Suicide. When there is no ";".

April 19, 2017

  

I first met this family during my internship.  This was the first time in my professional life that I was impacted by suicide. This family provided me an experience of love, acceptance, caring, and perseverance that has forever shaped my professional identity and my passion for serving others.  At some point in time, suicide will touch all of us.  As I’m writing this, I am realizing that over the past several months I have had too many close calls, learned of too many attempts, and have learned of too many lives cut short.

I know that completely eradicating suicide is as likely as obtaining world peace.  However, that doesn’t mean that we can’t do our part.  

 

For those that struggle with suicidal thoughts, attempts, or feeling as if you are along and no one cares; I urge you to read this post.  You have impacted this world.  You have brought joy and laughter and smiles to so many people.  You may not realize that mark you have made.  If you are struggling, have friends (old and new), acquaintances, colleagues, family write you a letter.  If you know someone that is stuggling, could you do this for them?

 

Let me end my part with this note and challenge – when was the last time that you reached out to someone just to see how he or she was doing when the thought crossed your mind?  Are we really so busy, as an American people, as friends, neighbors, brothers, and sisters, that we can’t take 30 seconds to reach out?  You might be the person that changes someone's future.

 

 

Reposted with permission.  

 

 

April 11, 2017


This day has come again. It sucks. Here’s the cold hard truth about how I’m feeling and what I’m thinking. I hope today my Karynza is celebrating her heavenly birthday. I hope they are having so much fun in Heaven that she is not missing us. For me, it is just another day without her.

 

Because every day I think about Karynza.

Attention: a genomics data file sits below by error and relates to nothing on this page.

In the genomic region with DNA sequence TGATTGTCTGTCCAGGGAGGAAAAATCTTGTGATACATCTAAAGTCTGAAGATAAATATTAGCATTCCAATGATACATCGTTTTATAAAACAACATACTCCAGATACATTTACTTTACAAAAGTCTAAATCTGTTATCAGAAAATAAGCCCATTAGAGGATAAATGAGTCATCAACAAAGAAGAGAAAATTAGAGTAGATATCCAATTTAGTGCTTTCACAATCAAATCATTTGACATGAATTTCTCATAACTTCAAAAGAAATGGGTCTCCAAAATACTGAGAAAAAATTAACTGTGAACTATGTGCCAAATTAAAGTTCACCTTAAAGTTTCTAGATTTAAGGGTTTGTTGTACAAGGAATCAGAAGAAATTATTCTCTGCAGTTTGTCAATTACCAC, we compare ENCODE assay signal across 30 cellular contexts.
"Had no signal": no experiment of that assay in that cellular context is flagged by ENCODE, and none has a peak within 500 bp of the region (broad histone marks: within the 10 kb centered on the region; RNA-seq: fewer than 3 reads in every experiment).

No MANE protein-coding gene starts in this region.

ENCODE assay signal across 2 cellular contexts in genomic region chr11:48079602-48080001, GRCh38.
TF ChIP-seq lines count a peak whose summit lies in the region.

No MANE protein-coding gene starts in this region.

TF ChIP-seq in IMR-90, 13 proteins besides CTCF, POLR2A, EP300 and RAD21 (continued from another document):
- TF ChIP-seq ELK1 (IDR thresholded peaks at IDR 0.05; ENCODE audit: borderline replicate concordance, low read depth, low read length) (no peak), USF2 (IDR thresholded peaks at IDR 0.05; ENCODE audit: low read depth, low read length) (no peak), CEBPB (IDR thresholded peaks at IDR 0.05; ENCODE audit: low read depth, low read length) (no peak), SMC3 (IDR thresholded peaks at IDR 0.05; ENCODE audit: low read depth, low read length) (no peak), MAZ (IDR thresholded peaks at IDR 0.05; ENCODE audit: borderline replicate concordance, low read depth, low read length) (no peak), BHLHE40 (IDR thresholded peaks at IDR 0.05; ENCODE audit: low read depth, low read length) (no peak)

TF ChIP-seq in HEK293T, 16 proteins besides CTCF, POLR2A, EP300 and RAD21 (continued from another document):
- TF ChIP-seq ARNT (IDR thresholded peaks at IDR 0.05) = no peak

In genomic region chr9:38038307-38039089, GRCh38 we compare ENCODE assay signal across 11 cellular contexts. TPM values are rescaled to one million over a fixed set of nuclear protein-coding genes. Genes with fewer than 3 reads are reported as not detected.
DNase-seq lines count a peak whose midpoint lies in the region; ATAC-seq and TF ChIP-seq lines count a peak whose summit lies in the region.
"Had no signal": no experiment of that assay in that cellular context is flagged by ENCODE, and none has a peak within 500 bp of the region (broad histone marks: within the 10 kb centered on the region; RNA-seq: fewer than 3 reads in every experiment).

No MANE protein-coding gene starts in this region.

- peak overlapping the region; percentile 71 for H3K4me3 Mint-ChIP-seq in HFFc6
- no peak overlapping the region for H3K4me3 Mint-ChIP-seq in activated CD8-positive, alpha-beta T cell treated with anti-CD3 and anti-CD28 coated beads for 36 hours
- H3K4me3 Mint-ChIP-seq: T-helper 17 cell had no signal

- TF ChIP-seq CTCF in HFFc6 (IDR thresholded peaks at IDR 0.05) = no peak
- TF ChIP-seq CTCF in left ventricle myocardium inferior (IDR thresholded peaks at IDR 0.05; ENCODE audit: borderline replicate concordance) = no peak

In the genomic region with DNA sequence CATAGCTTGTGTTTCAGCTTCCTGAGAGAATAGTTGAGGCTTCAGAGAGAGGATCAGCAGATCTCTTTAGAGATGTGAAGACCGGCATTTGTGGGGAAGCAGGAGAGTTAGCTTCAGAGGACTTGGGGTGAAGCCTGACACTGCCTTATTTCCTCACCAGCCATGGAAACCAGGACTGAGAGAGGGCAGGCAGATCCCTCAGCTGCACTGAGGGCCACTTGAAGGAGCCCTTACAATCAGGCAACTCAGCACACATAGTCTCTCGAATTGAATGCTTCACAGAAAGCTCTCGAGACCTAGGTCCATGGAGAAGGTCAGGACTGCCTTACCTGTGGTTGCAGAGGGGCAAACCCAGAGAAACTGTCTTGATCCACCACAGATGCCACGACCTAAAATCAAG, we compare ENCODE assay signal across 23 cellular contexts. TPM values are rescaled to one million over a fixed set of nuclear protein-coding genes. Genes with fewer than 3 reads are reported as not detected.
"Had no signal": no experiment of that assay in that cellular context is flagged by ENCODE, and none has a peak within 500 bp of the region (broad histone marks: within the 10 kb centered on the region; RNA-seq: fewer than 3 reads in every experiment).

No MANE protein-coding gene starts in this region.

I think about the day she was born, the day she died and the days included in the dash in between. Karynza made me a mom. (All I ever wanted to be in life was a mom) She loved church and God. She was baptized at least 3 times that I can remember off the top of my head. She loved her first friends, her MOPS friends and Emily. She loved introducing her friends to Jesus Christ. She loved helping kids with special needs at church as she was growing up. She had a passion for helping others as she did this throughout her years in school. Karynza was a great student and was very close to her teachers and everybody seemed to know who she was. Karynza’s teachers and other school staff were very good to her and I can’t recall any that did not go above and beyond to help her succeed. She left her mark on anybody she came into contact with. 


 Karynza suffered from mental illness. This illness was something she tried to keep hidden from other people. This illness made her vulnerable to abuse, from others as well as herself. Sexual, physical, mental and self-harm. This illness made her see the world differently than the rest of world saw it. This illness made her more compassionate at times. It also made her very mean at times. Getting the brunt of her meanness aimed at me hurt me deeply and still does. I have always said God gave me Karynza because no one else could have done it. I was tired, I escaped but I never gave up on her. We were either best friends or best enemies. There was no in-between. She had a very hard time seeing that the things I did and wanted for her were in her best interest. She wanted to be free. Mental illness ultimately killed Karynza. 

 

Yes, I am broken and always will be. A part of my heart has died. A part of me sits on a shelf in my living room. I am hurt, angry, sad, and frustrated and everything else one could possibly feel all mixed up into one pot. I am not the person I once was. But this is not all bad. I will never see Karynza again in person, but I see her all the time in others and things around me. She is still very active in our lives. I am still a mom to 4 wonderful children, some of them adults. And they still need me. All the children, families and friends that have become a part of my life remind me each day just how precious we all are. And the joy that is brought into my life everyday can never be taken away. 


 My goals now are to educate anybody that will listen about this relentless disease called mental illness. No one is safe from it. It lives in all of us. Something triggers it, it becomes active and effects people to varying degrees. Just like most illnesses. I will seek to understand it better myself and be here to walk with those that need me.

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